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Game #129: A's Lose Home Run Derby Thanks to Unearned Runs

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The A's sure had one exciting moment in tonight's game. After Paul Goldschmidt hit a 466 foot home run deep into the Arizona stands, Brett Lawrie followed with a 470 foot home run of his own, one of the longest home runs--if not the longest--that the A's have hit this year. Unfortunately, unearned runs, thanks in large part to Stephen Vogt dropping multiple strikes at home plate tonight, cost Sonny Gray and the A's the win.

Matt Kartozian-USA TODAY Sports

Well, tonight certainly got off to a promising start, and even included a really fun home run. Actually, the game included two measuring-tape home runs, which you might have enjoyed if you were just watching a baseball game without a vested rooting interest in either of the teams. And I suppose that is us this season; it's hard to root for the 2015 Oakland Athletics.

One of the A's bright spots in this dark, dismal season is, of course, Sonny Gray, whose 2015 campaign might put him in line for the Cy Young if his team would stop completely screwing him over. Tonight was no exception as a tiring Stephen Vogt, who looked abysmal both at the plate and behind it, cost Gray two runs in the sixth inning and probably cost him his pitch count, as well.

Both pitchers traded zeros for the first two innings, but the A's broke through in the third. A one-out double by Semien put a runner on for Gray, who grounded out to move the runner to third. Billy Burns singled to score the A's first run and of course, per usual, he refused to steal. Luckily for him, when Mark Canha hit a double, it didn't quite fall into the ground-rule variety; the only way Burns wouldn't have scored from first.

Staked to a 2-0 lead, Gray breezed through the third, fourth, and fifth innings, but he had no help from his battery mate in the sixth. Vogt looked to have trouble with Gray's pitches all night, dropping balls thrown right down the middle. None was more costly than in the sixth inning.  After a lead-off walk, Gray struck out Pollock for the first out. Vogt's first passed ball sent the runner to second base, and his second passed ball went from a strikeout of Goldschmidt to a strikeout-runner-reaches-first-base-safely situation. A subsequent double gave the Diamondbacks their first run, and a sacrifice fly to Josh Reddick tied the game. Reddick fielded the ball and threw home, but Canha cut off the ball before it had a chance to go through. Reddick, to put it mildly, was not pleased.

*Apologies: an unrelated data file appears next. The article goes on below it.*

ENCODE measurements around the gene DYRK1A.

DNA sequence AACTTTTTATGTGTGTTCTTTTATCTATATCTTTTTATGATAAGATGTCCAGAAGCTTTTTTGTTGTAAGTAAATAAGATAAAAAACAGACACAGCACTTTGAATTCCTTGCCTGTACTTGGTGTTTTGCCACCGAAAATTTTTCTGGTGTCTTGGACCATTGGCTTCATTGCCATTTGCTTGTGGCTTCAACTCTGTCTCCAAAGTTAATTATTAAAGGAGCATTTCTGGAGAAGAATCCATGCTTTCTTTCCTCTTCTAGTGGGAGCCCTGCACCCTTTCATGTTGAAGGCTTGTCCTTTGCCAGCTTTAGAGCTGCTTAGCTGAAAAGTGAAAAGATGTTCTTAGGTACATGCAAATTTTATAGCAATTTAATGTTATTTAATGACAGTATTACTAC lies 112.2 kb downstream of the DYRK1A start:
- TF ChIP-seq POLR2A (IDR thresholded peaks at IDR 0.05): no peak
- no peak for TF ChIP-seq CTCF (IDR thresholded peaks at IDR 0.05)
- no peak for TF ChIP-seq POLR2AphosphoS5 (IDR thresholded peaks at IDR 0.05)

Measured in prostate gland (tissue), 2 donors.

The Diamondbacks added four runs in the seventh, as Gray exited the game and Venditte the right-handed pitcher, well, sucked. He started out with a beautiful strikeout pitching left-handed, but allowed a single and a home run to tack on an additional run to Gray's count, and two of his own.

Not even Lawrie's monster home run could save the A's; they closed the gap to 4-2 in the ninth, forcing Arizona to go with our old friend, Brad Ziegler. Max Muncy singled to bring the tying run to the plate, but to exactly no one's surprise, pitting Semien against the ground ball specialist resulted in a game-ending double-play.

Max Muncy is back on his way to Nashville, as the A's have recalled Aaron Brooks to make tomorrow's start.